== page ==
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Commodities: Field Crops: Forages

Common Terms Used in Animal Feeding and Nutrition

Glossary: A B C D E F G H I J K L M N O P Q R S T U V W X Y Z


Ration: Refers to the 24-hour feed allowance for an individual animal.

Relative Feed Value (RFV): This is a forage quality term that is used to rank feeds, especially forages, according to their overall nutritive value. This ranking is made relative to the typical nutritive value of full bloom alfalfa hay. Full bloom alfalfa hay, containing 41% ADF and 53% NDF on a dry matter basis, has an RFV of 100 and is considered to provide the average score. Though RFV has no units, it compares the potential of two or more like forages on the basis of energy intake. Thus, it serves as an index of forage quality for comparing forage lots. For example, forages with RFV greater than 100 are of higher quality than full bloom alfalfa hay, and forages with a value lower than 100 are of lower value than full bloom alfalfa. Such a single suitable parameter is useful for practical pricing and marketing of the forages.

The RFV is calculated based on the two laboratory determined parameters: NDF and ADF. NDF is used as an indicator of forage intake and ADF is used as an indicator of digestibility. Thus together, ADF and NDF estimate intake potential and digestibility, and they are used to calculate RFV as:

  • RFV = DDM (% of DM) × DMI (% of BW) ÷ 1.29

Where, DDM (digestible dry matter) and DMI (dry matter intake) can be calculated from ADF and NDF as:

    • DDM (% of DM) = 88.9 – 0.78 × ADF (% of DM)
    • DMI (% of BW) = 120 ÷ NDF (% of DM)

Due to the inherent variability of measuring ADF and NDF, absolute RFV numbers are not recommended for making direct comparisons or pricing of forages. Rather a range of RFV values (±5 points of the target) is a more reasonable way to classify a forage (e.g., if a RFV of 140 is desired, any forage with an RFV of 135 to 145 should be considered to have an equivalent value).

One of the limitations of the RFV system is that it assumes constant relationships between NDF and intake, and between ADF and digestibility. However, two forages can have identical NDF levels but very different digestibilities and, therefore, intakes. This often results in the RFV of high quality forages being underestimated because their intake is underestimated.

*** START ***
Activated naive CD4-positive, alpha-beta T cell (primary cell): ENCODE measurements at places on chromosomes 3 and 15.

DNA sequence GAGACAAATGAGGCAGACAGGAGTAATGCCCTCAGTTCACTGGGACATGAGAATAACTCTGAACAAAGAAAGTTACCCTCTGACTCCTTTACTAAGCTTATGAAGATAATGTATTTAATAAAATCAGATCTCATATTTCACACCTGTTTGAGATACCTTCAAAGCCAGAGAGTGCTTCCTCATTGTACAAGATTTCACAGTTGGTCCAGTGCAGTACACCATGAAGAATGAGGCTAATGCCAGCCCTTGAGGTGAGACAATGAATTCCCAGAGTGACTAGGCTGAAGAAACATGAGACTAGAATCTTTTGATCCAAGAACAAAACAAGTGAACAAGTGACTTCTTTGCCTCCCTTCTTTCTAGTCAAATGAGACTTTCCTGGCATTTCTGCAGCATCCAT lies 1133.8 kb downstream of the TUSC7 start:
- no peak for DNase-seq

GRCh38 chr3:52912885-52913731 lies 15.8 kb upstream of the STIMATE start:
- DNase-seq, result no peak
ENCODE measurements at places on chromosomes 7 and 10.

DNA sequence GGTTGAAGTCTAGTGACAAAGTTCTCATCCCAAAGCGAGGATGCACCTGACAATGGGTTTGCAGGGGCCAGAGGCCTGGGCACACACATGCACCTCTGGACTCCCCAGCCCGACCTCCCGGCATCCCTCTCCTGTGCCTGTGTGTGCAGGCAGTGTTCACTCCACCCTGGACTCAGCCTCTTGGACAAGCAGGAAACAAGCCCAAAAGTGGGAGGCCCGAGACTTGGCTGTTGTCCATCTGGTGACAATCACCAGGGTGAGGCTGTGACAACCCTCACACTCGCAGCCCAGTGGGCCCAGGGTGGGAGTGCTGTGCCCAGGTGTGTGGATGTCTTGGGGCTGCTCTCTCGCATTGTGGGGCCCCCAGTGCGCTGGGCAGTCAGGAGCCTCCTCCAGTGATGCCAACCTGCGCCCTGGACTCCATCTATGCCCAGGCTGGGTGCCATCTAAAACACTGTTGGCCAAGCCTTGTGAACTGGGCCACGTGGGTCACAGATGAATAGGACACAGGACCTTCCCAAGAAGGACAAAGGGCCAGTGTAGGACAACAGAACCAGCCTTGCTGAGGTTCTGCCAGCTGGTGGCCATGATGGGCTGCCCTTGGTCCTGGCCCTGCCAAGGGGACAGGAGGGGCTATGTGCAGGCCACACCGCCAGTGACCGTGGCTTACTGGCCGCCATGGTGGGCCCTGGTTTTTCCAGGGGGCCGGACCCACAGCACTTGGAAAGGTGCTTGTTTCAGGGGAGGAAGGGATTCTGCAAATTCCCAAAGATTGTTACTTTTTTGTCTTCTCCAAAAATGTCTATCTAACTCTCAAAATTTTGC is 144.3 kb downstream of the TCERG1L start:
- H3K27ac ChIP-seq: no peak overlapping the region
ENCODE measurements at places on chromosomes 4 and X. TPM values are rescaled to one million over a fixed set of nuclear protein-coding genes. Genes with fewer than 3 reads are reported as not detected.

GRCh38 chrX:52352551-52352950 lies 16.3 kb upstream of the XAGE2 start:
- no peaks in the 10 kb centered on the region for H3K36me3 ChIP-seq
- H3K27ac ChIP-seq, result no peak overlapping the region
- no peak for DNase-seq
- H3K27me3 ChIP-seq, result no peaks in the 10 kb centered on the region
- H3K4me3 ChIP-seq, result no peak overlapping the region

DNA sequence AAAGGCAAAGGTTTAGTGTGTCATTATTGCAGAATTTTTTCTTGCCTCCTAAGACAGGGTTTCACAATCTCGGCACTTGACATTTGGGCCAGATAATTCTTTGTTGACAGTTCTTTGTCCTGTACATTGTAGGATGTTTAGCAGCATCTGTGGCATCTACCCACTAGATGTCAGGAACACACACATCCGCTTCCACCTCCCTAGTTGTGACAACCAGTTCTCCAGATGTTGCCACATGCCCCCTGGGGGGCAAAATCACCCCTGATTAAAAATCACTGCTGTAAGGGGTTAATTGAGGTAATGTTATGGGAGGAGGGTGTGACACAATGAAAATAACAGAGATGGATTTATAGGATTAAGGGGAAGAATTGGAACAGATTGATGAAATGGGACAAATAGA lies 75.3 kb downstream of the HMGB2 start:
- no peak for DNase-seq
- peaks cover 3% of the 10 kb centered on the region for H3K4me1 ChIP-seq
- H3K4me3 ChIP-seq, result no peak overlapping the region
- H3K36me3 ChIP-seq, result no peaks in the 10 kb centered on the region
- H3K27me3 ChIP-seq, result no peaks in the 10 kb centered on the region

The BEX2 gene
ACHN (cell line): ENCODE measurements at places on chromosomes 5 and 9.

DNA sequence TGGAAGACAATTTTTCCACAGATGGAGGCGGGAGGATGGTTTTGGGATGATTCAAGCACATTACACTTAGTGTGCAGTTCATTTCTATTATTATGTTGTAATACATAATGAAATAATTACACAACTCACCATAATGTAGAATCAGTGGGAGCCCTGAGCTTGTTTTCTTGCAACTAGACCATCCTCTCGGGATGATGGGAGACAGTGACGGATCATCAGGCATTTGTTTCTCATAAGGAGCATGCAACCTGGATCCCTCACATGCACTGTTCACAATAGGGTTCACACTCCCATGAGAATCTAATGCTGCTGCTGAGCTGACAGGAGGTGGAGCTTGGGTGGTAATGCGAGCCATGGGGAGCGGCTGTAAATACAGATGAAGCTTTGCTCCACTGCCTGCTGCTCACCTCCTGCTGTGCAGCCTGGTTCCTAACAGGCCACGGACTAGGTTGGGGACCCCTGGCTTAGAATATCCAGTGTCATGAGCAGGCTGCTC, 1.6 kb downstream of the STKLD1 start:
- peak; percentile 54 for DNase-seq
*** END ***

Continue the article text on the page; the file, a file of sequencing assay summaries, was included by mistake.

Relative Forage Quality (RFQ): a forage quality term that is similar to RFV in that it is used to rank forages according to their relative nutritive value. RFQ shares many of the properties of RFV (i.e., its basis of comparison is 100, the typical nutritive value of full bloom alfalfa hay; it has no units; it compares the potential of two or more like forages on the basis of energy intake; it serves as a useful index of forage quality for comparing forage lots; and it is very useful for practical pricing and marketing of forage lots). Unlike RFV, however, RFQ takes into account digestible fiber (Moore and Undersander, 2002a, 2002b).

RFQ is based on intake and true TDN instead of DDM. This makes RFQ a better predictor of forage quality than RFV. This is because RFQ accounts for NDF digestibility (NDFD) and the contribution of other nutrient fractions when calculating TDN, rather than calculating DDM based merely on ADF. RFQ is calculated as:

  • RFQ = DMI (% of BW) × (TDN (% of DM) ÷ 1.23

The above equation for RFQ includes the adjustment factor 1.23 which allows the RFQ to retain the value of 100 for full bloom alfalfa (similar to RFV), which serves as the base value.

The equations used to calculate DMI and TDN for legumes and legume/grass mixtures are specific to those forages and are different from those used to calculate DMI and TDN for warm and cool season grasses. Proper identification of forage type will therefore be essential before RFQ calculation. The two recommended equations for DMI and TDN calculations depending on whether or not the primary forage is legume or grass are explained in the definition of “Dry Matter Intake” and “Total Digestible Nutrients” in this publication. For more information on RFQ, visit the RFQ information page (direct link: on the UGA Forages website (

Roughage: Bulky and coarse feed high in fiber (greater than 18% crude fiber) but lower in energy than most concentrates is considered to be roughage. For example, forage, hay, silage, and haylage are sometimes called roughage.

Rumen: The foregut (or forestomach) of ruminant animals such as cattle, sheep, and goats. The rumen is a large, hollow muscular organ that is the site of most of the fiber digestion that occurs in ruminant animals. This digestion is largely performed by microorganisms (bacteria, protozoa, and fungi) that inhabit the rumen.

Ruminal Microbes: The whole community of the microorganisms present in the rumen of ruminant animals. They accomplish the digestion or fermentation of feed. An estimated 150 billion microorganisms per teaspoon are present in the contents of the rumen. This microbial community consists of bacteria, protozoa, and fungi.

Ruminants: class of animals that have multiple organs working together to accomplish digestion. The tract consists of the reticulum (involved in rumination and in passage from the rumen to the omasum), rumen (large compartment used for fermentation), omasum (once called the manyplies and removes excess liquid and nutrients moving out of the reticulo-omasal orifice), and abomasum (acid-pepsin digestion similar to a monogastic). By comparison, monogastric animals (e.g., swine and humans) have a simple or single chambered stomach that utilizes an acid-pepsin digestion to extract nutrition from the ingested food. 

Rumen Degradable Protein (RDP): RDP is also known as Degradable Intake Protein (DIP). See DIP for more detail.

Rumen Undegradable Protein (RUP): RUP is another name of by-pass protein, escape protein or undegradable intake protein (UIP). See by-pass protein for more detail.